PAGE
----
To survive a motion to dismiss, a party need only plead "a short and plain statement of the claim, " see Fed.R.Civ.P. 8(a)(2), with sufficient factual "heft to sho[w] that the pleader is entitled to relief.'" Bell Atl. Corp. v. Twombly, 550 U.S. 544, 557 (2007) (quotation omitted). Under this standard, the pleading's "[f]actual allegations must be enough to raise a right of relief above the speculative level, " see id. at 555 (citation omitted), and present claims that are "plausible on [their] face, " id. at 570. "The plausibility standard is not akin to a probability requirement, ' but it asks for more than a sheer possibility that a defendant has acted unlawfully." Iqbal, 556 U.S. at 678 (citation omitted). "Where a complaint pleads facts that are merely consistent with' a defendant's liability, it stops short of the line between possibility and plausibility of "entitlement to relief."'" Id. (quoting [ Twombly, 550 U.S.] at 557, 127 S.Ct. 1955). Ultimately, "when the allegations in a complaint, however true, could not raise a claim of entitlement to relief, " Twombly, 550 U.S. at 558, or where a plaintiff has "not nudged [its] claims across the line from conceivable to plausible, the[] complaint must be dismissed[, ]" id. at 570.

When a party files specific objections to a magistrate judge's report-recommendation, the district court makes a " de novo determination of those portions of the report or specified proposed findings or recommendations to which objection is made." 28 U.S.C. § 636(b)(1). However, when a party files "[g]eneral or conclusory objections or objections which merely recite the same arguments [that he presented] to the magistrate judge, " the court reviews those recommendations for clear error. O'Diah v. Mawhir, No. 9:08-CV-322, 2011 WL 933846, *1 (N.D.N.Y. Mar. 16, 2011) (citations and footnote omitted). After the appropriate review, "the court may accept, reject, or modify, in whole or in part, the findings or recommendations made by the magistrate judge." 28 U.S.C. § 636(b)(1).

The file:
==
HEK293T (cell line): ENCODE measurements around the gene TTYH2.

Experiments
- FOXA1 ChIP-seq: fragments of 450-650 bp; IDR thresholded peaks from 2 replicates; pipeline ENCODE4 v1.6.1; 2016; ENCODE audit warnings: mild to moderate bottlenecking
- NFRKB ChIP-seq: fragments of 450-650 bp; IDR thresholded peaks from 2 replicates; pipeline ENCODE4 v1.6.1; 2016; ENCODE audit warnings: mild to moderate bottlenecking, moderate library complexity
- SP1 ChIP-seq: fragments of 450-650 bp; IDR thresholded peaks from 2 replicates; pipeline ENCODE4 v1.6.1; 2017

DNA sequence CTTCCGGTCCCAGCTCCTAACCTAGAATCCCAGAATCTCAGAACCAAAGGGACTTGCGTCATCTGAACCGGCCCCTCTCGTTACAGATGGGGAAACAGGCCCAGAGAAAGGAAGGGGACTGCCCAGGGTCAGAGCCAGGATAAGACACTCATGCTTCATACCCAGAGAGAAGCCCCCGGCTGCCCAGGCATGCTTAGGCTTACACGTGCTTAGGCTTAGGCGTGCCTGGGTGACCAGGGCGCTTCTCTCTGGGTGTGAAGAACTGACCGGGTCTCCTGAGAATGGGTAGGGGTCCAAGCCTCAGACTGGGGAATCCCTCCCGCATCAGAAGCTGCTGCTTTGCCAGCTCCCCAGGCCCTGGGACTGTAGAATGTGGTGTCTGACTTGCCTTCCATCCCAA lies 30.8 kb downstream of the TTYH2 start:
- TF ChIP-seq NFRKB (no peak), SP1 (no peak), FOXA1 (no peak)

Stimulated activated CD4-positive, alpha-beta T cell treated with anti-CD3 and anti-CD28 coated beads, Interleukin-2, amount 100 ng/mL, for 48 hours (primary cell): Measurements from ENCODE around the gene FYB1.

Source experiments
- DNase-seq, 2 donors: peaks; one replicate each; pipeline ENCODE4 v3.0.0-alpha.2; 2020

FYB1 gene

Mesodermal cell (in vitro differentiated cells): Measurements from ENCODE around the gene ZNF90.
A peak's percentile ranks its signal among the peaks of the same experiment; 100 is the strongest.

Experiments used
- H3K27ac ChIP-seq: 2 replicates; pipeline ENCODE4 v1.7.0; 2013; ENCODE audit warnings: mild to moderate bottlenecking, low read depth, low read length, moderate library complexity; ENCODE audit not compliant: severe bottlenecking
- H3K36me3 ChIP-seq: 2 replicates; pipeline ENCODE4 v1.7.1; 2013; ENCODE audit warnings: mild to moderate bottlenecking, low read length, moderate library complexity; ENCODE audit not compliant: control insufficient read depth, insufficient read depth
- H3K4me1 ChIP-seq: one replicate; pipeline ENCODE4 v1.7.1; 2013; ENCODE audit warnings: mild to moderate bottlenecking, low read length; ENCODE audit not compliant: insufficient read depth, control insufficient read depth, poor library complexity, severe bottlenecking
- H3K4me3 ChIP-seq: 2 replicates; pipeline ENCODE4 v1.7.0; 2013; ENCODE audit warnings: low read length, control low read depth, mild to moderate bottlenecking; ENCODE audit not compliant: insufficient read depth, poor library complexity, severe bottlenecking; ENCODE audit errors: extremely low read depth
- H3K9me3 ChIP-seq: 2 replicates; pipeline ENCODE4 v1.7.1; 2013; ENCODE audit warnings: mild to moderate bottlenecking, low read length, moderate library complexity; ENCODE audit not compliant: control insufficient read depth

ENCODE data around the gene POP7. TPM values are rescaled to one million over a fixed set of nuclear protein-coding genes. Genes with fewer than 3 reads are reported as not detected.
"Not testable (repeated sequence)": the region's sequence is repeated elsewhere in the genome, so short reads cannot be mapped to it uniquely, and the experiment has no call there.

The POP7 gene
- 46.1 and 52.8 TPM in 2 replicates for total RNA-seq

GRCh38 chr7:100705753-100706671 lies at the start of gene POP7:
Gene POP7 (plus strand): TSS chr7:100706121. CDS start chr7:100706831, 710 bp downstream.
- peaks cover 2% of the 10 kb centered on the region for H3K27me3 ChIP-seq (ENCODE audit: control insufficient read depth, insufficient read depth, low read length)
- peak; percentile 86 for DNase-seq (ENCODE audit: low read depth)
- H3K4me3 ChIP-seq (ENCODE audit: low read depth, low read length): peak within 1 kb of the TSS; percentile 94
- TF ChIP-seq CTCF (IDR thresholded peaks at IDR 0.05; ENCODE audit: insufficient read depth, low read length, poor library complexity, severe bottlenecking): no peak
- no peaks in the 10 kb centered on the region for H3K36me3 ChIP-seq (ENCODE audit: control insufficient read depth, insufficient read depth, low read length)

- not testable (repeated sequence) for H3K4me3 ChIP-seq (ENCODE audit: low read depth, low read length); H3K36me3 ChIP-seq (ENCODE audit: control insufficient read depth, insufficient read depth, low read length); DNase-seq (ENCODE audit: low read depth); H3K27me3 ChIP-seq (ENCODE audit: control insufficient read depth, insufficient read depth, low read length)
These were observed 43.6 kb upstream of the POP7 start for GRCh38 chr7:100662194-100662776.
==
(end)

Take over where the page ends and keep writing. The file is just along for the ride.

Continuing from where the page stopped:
B. Defendants' objections

In their objections, Defendants state that they object "to that portion of Magistrate Judge Hummel's July 25, 2014 Report and Recommendation... on Defendants' Motion for Judgment on the Pleadings... finding that Plaintiffs adequately alleged that Defendants Cuomo, Ahl, Hanrahan and DiNapoli were personally involved in alleged constitutional violations and therefore may be liable for monetary damages in their individual capacities pursuant to 42 U.S.C. § 1983." Dkt. No. 58-1 at 4.[2] Defendants rely on this Court's decision in Brown v. New York, 975 F.Supp.2d 209, 229-31 (N.D.N.Y. 2013), a companion case, in which the Court dismissed claims against these Defendants in their individual capacities based on the plaintiffs' failure to plausibly allege their personal involvement. See Dkt. No. 58-1 at 5-8. Defendants contend that the allegations in the present matter are indistinguishable from the allegations in Brown. ...